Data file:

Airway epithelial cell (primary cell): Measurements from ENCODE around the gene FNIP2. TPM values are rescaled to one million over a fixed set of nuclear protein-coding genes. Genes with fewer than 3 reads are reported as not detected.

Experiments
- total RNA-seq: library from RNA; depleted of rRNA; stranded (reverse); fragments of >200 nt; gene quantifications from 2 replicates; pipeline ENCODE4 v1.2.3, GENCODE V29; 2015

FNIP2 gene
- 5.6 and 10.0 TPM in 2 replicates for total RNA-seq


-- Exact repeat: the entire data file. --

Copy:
Airway epithelial cell (primary cell): Measurements from ENCODE around the gene FNIP2. TPM values are rescaled to one million over a fixed set of nuclear protein-coding genes. Genes with fewer than 3 reads are reported as not detected.

Experiments
- total RNA-seq: library from RNA; depleted of rRNA; stranded (reverse); fragments of >200 nt; gene quantifications from 2 replicates; pipeline ENCODE4 v1.2.3, GENCODE V29; 2015

FNIP2 gene
- 5.6 and 10.0 TPM in 2 replicates for total RNA-seq